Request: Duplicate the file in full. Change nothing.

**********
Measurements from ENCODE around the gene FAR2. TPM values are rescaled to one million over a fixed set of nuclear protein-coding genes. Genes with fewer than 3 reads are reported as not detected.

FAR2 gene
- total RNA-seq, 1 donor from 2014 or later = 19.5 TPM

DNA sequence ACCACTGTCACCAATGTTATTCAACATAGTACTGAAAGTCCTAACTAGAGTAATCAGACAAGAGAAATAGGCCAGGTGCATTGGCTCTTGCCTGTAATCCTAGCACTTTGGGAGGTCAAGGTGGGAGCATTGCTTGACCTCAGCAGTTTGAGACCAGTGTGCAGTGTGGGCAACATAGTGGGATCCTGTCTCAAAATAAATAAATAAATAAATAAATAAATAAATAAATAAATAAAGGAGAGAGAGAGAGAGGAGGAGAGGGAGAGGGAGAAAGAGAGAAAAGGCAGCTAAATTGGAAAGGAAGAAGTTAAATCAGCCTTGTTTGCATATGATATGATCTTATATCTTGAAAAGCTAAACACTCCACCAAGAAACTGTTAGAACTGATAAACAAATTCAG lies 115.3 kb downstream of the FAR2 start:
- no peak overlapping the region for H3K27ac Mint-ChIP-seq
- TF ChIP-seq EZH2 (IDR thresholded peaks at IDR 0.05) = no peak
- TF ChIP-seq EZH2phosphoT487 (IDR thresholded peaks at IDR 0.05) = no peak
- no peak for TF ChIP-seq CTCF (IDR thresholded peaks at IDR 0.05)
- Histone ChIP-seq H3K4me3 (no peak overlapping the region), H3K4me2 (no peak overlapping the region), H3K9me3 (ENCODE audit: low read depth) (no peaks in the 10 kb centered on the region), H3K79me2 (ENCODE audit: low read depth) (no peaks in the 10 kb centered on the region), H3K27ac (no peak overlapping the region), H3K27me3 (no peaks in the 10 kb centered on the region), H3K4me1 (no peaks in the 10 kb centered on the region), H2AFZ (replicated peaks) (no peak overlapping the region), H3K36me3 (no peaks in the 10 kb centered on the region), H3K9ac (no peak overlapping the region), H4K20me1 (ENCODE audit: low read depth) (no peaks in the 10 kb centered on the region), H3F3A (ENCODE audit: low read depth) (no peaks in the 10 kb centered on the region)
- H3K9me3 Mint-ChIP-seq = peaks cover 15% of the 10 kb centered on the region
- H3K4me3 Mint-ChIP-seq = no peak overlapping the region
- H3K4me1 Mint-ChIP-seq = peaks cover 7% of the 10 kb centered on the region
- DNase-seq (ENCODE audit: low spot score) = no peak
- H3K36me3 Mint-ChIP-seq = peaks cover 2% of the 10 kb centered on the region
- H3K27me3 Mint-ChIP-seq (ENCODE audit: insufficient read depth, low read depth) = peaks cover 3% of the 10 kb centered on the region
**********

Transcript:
Measurements from ENCODE around the gene FAR2. TPM values are rescaled to one million over a fixed set of nuclear protein-coding genes. Genes with fewer than 3 reads are reported as not detected.

FAR2 gene
- total RNA-seq, 1 donor from 2014 or later = 19.5 TPM

DNA sequence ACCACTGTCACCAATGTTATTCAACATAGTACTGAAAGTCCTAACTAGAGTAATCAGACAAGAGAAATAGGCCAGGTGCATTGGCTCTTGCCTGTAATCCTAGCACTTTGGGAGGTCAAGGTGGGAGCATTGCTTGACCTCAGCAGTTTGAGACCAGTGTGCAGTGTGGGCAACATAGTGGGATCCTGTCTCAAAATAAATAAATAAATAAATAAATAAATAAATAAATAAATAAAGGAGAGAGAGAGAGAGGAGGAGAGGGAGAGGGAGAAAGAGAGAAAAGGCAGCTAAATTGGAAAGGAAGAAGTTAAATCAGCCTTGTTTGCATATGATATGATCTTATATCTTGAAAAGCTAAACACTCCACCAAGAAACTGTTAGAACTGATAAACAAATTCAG lies 115.3 kb downstream of the FAR2 start:
- no peak overlapping the region for H3K27ac Mint-ChIP-seq
- TF ChIP-seq EZH2 (IDR thresholded peaks at IDR 0.05) = no peak
- TF ChIP-seq EZH2phosphoT487 (IDR thresholded peaks at IDR 0.05) = no peak
- no peak for TF ChIP-seq CTCF (IDR thresholded peaks at IDR 0.05)
- Histone ChIP-seq H3K4me3 (no peak overlapping the region), H3K4me2 (no peak overlapping the region), H3K9me3 (ENCODE audit: low read depth) (no peaks in the 10 kb centered on the region), H3K79me2 (ENCODE audit: low read depth) (no peaks in the 10 kb centered on the region), H3K27ac (no peak overlapping the region), H3K27me3 (no peaks in the 10 kb centered on the region), H3K4me1 (no peaks in the 10 kb centered on the region), H2AFZ (replicated peaks) (no peak overlapping the region), H3K36me3 (no peaks in the 10 kb centered on the region), H3K9ac (no peak overlapping the region), H4K20me1 (ENCODE audit: low read depth) (no peaks in the 10 kb centered on the region), H3F3A (ENCODE audit: low read depth) (no peaks in the 10 kb centered on the region)
- H3K9me3 Mint-ChIP-seq = peaks cover 15% of the 10 kb centered on the region
- H3K4me3 Mint-ChIP-seq = no peak overlapping the region
- H3K4me1 Mint-ChIP-seq = peaks cover 7% of the 10 kb centered on the region
- DNase-seq (ENCODE audit: low spot score) = no peak
- H3K36me3 Mint-ChIP-seq = peaks cover 2% of the 10 kb centered on the region
- H3K27me3 Mint-ChIP-seq (ENCODE audit: insufficient read depth, low read depth) = peaks cover 3% of the 10 kb centered on the region